Iceland

IMC takes place on a regional basis through regional boards, regional federations and economic development agencies co-owned by the municipalities (Local Government Act n°45/1998). IMC mandatory for small municipalities (less than 8 000 inhabitants) following the decentralisation of social services for disabled people.

Ireland

Shared services programme for waste management regulation and shared services currently being developed.

Israel

Existence of municipal associations

Italy

IMC promoted since 1990 in particular through municipal unions, mountain communities. 2014 Law no. 56 encouraged IMC by strengthening the municipal unions, establishing a minimum threshold is established and extending their scope of tasks. IMC compulsory for small municipalities (less than 5 000 inhabitants). This law also transformed the provinces into IMC bodies, including the 14 metropolitan cities.

Japan

IMC takes place through voluntary Partnership Agreement established under the Local Autonomy Act to be implemented in 2014.

Korea

Local government may establish intergovernmental corporate authorities but little use.

Luxembourg

Around 75 Intercommunal associations with quite a wide range of activities.

Mexico

Since 1999, municipalities can create an inter-municipal association and formalise inter-municipal agreements for the joint supply of public services such as water and sewage, public security and public transport.

Netherlands

Around 700 IMC structures in 2010 concluded under the Joint Regulations Act (Wet Gemeenschappelijke Regelingen or WGR Act) and since 2004 with the Work and Social Security Act (creation of shared services centres e.g. for social services) and functional regions for safety and healthcare.

New Zealand

IMC and shared services between local authorities encouraged by the 2013 Local Government Act 2002 Amendment Bill.

Norway

Since the 1992 Local Government Act and Intermunicipal Companies Act of 29 January 1999, IMC agreements and inter-municipal bodies are widespread. In 2006, an amendment to the Local Government Act widened the range of delegated tasks to IMC bodies to a “host municipality” through an agreement.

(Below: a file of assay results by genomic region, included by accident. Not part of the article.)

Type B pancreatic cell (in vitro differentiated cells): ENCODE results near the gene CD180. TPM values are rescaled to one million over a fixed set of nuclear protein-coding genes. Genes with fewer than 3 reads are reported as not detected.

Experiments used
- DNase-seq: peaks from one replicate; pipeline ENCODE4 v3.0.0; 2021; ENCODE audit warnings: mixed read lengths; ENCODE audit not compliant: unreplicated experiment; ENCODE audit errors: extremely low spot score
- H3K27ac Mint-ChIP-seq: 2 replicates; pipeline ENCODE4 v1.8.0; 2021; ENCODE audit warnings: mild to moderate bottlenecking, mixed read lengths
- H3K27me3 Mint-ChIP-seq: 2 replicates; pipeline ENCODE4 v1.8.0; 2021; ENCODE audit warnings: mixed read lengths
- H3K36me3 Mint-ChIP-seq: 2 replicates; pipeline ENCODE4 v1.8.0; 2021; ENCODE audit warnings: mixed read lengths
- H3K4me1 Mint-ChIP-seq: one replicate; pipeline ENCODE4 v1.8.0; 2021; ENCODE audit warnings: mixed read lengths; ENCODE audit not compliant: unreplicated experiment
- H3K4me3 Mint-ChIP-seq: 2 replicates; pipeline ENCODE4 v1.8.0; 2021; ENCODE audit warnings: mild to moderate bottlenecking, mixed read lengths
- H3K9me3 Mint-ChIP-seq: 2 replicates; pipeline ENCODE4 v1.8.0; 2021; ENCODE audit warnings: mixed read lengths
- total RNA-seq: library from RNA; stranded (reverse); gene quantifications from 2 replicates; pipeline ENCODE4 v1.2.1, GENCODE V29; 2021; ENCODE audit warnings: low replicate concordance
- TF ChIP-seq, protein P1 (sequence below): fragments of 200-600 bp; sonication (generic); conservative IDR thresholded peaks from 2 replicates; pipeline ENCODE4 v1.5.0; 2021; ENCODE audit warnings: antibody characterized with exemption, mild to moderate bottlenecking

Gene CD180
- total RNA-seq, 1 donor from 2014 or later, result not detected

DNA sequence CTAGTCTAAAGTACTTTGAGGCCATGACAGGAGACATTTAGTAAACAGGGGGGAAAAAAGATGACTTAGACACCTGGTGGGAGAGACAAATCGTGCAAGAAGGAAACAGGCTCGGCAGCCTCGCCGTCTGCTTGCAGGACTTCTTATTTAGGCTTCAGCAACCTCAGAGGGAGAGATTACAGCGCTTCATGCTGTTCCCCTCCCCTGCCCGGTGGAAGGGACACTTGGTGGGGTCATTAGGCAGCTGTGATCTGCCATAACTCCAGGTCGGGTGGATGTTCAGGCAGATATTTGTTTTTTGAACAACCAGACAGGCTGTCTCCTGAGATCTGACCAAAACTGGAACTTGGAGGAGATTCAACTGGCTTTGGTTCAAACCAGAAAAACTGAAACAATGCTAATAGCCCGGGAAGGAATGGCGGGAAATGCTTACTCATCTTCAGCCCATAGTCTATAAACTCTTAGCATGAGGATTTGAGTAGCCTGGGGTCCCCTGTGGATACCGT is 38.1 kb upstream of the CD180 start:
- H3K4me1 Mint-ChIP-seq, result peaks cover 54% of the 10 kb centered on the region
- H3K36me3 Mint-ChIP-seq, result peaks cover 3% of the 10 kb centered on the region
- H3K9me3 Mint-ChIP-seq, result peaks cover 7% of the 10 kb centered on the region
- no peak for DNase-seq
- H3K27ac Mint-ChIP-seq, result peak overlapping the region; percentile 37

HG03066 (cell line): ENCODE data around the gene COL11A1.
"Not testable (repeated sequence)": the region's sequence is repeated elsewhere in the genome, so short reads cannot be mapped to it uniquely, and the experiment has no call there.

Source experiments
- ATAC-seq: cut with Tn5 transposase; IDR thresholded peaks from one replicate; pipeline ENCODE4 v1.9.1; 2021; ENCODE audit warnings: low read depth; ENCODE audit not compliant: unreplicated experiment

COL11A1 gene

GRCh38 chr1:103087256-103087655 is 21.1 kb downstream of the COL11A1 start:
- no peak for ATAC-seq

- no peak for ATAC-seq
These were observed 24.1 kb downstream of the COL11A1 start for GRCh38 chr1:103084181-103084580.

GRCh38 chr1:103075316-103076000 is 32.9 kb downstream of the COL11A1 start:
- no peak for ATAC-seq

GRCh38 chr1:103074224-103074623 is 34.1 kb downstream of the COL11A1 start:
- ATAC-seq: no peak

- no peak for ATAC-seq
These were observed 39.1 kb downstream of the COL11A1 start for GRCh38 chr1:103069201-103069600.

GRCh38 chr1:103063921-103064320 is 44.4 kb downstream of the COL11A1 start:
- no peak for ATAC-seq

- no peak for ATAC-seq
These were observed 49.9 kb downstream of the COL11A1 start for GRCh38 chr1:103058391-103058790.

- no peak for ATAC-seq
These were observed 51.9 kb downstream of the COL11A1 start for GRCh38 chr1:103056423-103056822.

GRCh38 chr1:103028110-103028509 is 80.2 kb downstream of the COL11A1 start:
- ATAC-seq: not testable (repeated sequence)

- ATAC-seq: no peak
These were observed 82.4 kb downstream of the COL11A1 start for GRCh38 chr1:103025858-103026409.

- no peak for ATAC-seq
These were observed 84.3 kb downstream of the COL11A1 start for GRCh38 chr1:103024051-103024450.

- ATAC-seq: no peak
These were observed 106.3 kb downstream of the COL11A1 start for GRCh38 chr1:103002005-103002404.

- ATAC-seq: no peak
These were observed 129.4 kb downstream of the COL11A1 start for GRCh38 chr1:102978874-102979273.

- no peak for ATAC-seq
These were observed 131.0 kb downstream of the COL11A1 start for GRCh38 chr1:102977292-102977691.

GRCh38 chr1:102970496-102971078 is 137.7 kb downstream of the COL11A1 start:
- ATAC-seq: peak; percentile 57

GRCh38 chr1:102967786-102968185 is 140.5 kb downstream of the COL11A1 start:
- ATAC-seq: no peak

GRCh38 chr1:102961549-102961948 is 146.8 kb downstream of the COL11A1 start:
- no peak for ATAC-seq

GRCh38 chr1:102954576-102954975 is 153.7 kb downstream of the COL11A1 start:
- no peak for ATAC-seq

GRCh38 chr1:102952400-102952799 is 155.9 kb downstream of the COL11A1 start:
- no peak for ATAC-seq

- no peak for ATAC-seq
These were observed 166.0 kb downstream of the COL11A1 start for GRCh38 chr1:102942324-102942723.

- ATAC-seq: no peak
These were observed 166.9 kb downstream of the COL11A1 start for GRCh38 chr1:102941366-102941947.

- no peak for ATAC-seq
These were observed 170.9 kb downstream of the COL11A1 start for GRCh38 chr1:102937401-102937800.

Poland

Introduction of the “territorial contracts” in 2014 which are intended to strengthen partnership and improve co-ordination of territorially oriented activities of various stakeholders.

Portugal

IMC encouraged since 2003 laws creating intermunicipal communities (comunidades intermunicipais). In 2013, a new law created 23 compulsory intermunicipal communities regrouping previous urban communities, intermunicipal communities for general purpose and some metropolitan areas created in 2003 and abolished in 2008. Development of multi-level contracts: the Partnership Agreements with the European Commission are used to promote IMC.

Slovak Republic

Municipalities co-operate in the framework of voluntary “joint municipal office” which are multi-purpose and implementing co-ordination arrangements covering 21 different domains. The 2012-203 ESO Programme reinforced the role of joint municipal office for the purposes of managing functions delegated from the state.

Slovenia

2005 amendments to the Financing of Municipalities Act provided financial incentives for voluntary joint municipal administration.

Spain

Mancomunidades are voluntarily established entities to carry out joint projects and provide common services. Law 27/2013 promotes the integration or co-ordination of municipal services through financial incentives.

Sweden

IMC rules defined by the Local Government Act establishing contracts, “common committee” to run joint services in healthcare or education and “municipal federation” (kommunalförbund).

Switzerland

IMC framework and policies are designed and implemented by cantonal constitutions and laws

Turkey

Municipalities can provide jointly some services, especially in rural areas, through municipality unions and unions for irrigation.

United Kingdom

In England, development of “shared Service Agreements” involving collaboration between two or more local authorities and promotion of combined authorities in urban areas. In Scotland, councils are able to set up joint board or joint committee organisations with other councils to provide a service across a combined area of the participating local authorities.

United States

IMC designed and implemented by individual states; 51 146 formal entities in 2012 (schools districts, transport districts, water management, fire services) undergoing a consolidation process. Formal shared services arrangements commonly directed by state government have a 20- to 30-year history of development.